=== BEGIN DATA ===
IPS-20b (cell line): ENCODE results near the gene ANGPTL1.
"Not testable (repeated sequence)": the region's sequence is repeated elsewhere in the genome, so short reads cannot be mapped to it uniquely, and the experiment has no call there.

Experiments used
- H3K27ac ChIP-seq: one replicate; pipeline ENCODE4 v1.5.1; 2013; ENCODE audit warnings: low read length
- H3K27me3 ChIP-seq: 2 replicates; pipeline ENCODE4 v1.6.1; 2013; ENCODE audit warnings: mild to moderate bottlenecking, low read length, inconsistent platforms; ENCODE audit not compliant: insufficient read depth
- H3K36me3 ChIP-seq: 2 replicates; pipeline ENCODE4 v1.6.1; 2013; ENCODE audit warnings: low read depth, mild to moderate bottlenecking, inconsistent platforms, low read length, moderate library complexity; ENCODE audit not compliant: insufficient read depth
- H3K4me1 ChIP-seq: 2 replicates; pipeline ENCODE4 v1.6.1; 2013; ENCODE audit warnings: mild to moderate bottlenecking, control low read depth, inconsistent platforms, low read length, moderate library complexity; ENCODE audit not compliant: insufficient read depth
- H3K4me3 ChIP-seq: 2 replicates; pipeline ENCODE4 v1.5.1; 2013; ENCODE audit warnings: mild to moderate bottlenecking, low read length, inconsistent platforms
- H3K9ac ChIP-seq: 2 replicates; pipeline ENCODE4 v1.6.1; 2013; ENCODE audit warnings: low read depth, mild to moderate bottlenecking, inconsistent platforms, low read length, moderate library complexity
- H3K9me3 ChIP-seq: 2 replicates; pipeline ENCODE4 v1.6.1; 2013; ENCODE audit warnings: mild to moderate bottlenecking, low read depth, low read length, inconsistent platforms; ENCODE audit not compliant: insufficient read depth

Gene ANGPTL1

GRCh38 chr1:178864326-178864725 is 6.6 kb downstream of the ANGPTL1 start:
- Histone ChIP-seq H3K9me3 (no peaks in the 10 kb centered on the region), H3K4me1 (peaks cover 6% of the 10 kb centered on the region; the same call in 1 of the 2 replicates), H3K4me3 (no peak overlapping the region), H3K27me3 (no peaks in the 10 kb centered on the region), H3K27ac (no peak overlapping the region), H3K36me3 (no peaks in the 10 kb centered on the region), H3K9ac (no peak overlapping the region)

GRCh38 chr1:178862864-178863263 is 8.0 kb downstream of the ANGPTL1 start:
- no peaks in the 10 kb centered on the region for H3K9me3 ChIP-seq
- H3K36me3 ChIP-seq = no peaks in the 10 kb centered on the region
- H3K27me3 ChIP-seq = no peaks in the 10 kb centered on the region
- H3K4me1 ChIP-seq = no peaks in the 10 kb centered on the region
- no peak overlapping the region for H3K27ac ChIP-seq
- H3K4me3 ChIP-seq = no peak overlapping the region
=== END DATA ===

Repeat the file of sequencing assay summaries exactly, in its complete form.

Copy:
IPS-20b (cell line): ENCODE results near the gene ANGPTL1.
"Not testable (repeated sequence)": the region's sequence is repeated elsewhere in the genome, so short reads cannot be mapped to it uniquely, and the experiment has no call there.

Experiments used
- H3K27ac ChIP-seq: one replicate; pipeline ENCODE4 v1.5.1; 2013; ENCODE audit warnings: low read length
- H3K27me3 ChIP-seq: 2 replicates; pipeline ENCODE4 v1.6.1; 2013; ENCODE audit warnings: mild to moderate bottlenecking, low read length, inconsistent platforms; ENCODE audit not compliant: insufficient read depth
- H3K36me3 ChIP-seq: 2 replicates; pipeline ENCODE4 v1.6.1; 2013; ENCODE audit warnings: low read depth, mild to moderate bottlenecking, inconsistent platforms, low read length, moderate library complexity; ENCODE audit not compliant: insufficient read depth
- H3K4me1 ChIP-seq: 2 replicates; pipeline ENCODE4 v1.6.1; 2013; ENCODE audit warnings: mild to moderate bottlenecking, control low read depth, inconsistent platforms, low read length, moderate library complexity; ENCODE audit not compliant: insufficient read depth
- H3K4me3 ChIP-seq: 2 replicates; pipeline ENCODE4 v1.5.1; 2013; ENCODE audit warnings: mild to moderate bottlenecking, low read length, inconsistent platforms
- H3K9ac ChIP-seq: 2 replicates; pipeline ENCODE4 v1.6.1; 2013; ENCODE audit warnings: low read depth, mild to moderate bottlenecking, inconsistent platforms, low read length, moderate library complexity
- H3K9me3 ChIP-seq: 2 replicates; pipeline ENCODE4 v1.6.1; 2013; ENCODE audit warnings: mild to moderate bottlenecking, low read depth, low read length, inconsistent platforms; ENCODE audit not compliant: insufficient read depth

Gene ANGPTL1

GRCh38 chr1:178864326-178864725 is 6.6 kb downstream of the ANGPTL1 start:
- Histone ChIP-seq H3K9me3 (no peaks in the 10 kb centered on the region), H3K4me1 (peaks cover 6% of the 10 kb centered on the region; the same call in 1 of the 2 replicates), H3K4me3 (no peak overlapping the region), H3K27me3 (no peaks in the 10 kb centered on the region), H3K27ac (no peak overlapping the region), H3K36me3 (no peaks in the 10 kb centered on the region), H3K9ac (no peak overlapping the region)

GRCh38 chr1:178862864-178863263 is 8.0 kb downstream of the ANGPTL1 start:
- no peaks in the 10 kb centered on the region for H3K9me3 ChIP-seq
- H3K36me3 ChIP-seq = no peaks in the 10 kb centered on the region
- H3K27me3 ChIP-seq = no peaks in the 10 kb centered on the region
- H3K4me1 ChIP-seq = no peaks in the 10 kb centered on the region
- no peak overlapping the region for H3K27ac ChIP-seq
- H3K4me3 ChIP-seq = no peak overlapping the region